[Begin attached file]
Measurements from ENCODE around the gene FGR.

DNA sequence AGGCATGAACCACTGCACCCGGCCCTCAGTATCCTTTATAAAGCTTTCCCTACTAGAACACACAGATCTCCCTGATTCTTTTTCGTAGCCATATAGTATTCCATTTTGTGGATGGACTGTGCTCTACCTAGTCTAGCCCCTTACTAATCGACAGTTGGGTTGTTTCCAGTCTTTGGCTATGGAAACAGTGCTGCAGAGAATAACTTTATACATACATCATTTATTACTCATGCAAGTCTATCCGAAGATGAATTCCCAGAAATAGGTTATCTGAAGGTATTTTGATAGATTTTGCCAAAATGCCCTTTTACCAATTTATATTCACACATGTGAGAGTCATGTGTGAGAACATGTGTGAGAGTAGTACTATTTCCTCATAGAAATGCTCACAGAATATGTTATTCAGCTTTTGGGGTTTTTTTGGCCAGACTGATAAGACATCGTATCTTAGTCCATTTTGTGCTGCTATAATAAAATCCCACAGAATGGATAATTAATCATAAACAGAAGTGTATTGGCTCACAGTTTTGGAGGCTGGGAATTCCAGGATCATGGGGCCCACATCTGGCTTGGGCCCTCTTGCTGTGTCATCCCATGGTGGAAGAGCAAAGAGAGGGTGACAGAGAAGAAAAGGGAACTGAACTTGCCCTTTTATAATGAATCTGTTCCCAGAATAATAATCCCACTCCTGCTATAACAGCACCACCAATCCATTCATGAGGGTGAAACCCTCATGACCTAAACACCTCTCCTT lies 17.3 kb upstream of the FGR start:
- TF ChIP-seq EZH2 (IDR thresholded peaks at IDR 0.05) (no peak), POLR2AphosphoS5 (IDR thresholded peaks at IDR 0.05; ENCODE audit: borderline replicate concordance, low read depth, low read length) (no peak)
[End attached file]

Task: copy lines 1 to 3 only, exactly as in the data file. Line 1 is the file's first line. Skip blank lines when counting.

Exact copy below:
Measurements from ENCODE around the gene FGR.

DNA sequence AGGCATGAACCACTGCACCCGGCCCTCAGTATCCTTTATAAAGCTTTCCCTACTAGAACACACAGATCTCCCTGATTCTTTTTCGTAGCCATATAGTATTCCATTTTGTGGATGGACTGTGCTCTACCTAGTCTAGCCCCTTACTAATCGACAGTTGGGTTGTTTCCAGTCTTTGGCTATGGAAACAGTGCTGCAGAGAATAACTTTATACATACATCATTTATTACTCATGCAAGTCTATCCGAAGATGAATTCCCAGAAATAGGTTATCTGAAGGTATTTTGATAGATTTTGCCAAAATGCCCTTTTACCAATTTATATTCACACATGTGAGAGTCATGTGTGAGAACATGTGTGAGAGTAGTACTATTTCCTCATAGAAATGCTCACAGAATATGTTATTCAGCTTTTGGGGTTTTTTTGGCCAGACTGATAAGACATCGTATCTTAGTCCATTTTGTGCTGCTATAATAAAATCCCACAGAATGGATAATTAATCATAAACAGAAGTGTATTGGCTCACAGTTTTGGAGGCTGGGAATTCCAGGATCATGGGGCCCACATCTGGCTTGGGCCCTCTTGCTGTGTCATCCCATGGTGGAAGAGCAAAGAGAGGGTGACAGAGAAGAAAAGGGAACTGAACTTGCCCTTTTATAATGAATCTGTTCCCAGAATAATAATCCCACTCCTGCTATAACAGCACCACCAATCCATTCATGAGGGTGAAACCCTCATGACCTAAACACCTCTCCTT lies 17.3 kb upstream of the FGR start:
- TF ChIP-seq EZH2 (IDR thresholded peaks at IDR 0.05) (no peak), POLR2AphosphoS5 (IDR thresholded peaks at IDR 0.05; ENCODE audit: borderline replicate concordance, low read depth, low read length) (no peak)